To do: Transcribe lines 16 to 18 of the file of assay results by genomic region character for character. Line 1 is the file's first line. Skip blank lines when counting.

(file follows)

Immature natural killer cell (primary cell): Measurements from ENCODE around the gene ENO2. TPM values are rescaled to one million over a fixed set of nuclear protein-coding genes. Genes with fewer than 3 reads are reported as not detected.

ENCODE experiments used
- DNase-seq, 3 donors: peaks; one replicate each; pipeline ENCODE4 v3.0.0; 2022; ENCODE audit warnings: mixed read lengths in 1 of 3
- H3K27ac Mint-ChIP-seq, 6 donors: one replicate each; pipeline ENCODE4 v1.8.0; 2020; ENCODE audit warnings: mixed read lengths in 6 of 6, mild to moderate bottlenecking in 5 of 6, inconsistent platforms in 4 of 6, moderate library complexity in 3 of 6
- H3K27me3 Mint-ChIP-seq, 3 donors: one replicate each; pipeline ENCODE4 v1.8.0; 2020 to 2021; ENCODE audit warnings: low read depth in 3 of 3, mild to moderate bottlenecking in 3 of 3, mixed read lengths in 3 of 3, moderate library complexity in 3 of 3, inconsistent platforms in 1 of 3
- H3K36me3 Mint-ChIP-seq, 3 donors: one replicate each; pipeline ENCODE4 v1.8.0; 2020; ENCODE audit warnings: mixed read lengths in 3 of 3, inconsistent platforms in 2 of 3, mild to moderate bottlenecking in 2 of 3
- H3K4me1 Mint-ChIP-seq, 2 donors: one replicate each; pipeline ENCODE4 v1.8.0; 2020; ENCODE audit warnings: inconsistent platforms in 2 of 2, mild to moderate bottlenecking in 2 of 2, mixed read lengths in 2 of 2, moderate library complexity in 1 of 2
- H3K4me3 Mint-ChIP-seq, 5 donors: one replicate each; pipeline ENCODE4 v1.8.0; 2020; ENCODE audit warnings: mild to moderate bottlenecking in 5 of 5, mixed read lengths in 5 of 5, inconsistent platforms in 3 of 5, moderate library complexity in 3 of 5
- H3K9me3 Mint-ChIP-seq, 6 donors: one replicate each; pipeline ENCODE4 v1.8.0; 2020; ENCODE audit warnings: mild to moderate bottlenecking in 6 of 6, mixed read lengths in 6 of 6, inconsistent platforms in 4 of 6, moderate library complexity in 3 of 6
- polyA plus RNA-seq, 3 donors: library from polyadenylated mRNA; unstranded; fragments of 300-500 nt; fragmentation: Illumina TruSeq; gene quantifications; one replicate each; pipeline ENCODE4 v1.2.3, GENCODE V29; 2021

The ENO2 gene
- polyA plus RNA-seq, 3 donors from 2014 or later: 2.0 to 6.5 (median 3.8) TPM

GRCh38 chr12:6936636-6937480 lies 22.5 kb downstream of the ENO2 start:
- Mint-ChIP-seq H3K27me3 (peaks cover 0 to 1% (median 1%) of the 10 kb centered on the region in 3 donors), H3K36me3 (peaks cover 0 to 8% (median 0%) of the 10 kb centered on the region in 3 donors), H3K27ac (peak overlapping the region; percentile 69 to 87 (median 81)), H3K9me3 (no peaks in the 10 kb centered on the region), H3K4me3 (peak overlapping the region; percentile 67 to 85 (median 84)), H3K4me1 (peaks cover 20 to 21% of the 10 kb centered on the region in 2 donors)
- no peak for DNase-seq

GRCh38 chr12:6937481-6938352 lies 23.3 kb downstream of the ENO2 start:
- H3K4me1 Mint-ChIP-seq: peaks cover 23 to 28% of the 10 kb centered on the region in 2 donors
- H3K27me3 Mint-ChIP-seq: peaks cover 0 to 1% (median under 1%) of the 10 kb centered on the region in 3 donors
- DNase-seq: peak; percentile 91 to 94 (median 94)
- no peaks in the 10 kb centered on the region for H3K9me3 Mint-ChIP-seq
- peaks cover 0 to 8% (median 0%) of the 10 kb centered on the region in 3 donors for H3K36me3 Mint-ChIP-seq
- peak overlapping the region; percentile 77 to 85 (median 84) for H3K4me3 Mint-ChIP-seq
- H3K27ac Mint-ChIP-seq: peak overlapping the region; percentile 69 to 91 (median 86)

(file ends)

GRCh38 chr12:6937481-6938352 lies 23.3 kb downstream of the ENO2 start:
- H3K4me1 Mint-ChIP-seq: peaks cover 23 to 28% of the 10 kb centered on the region in 2 donors
- H3K27me3 Mint-ChIP-seq: peaks cover 0 to 1% (median under 1%) of the 10 kb centered on the region in 3 donors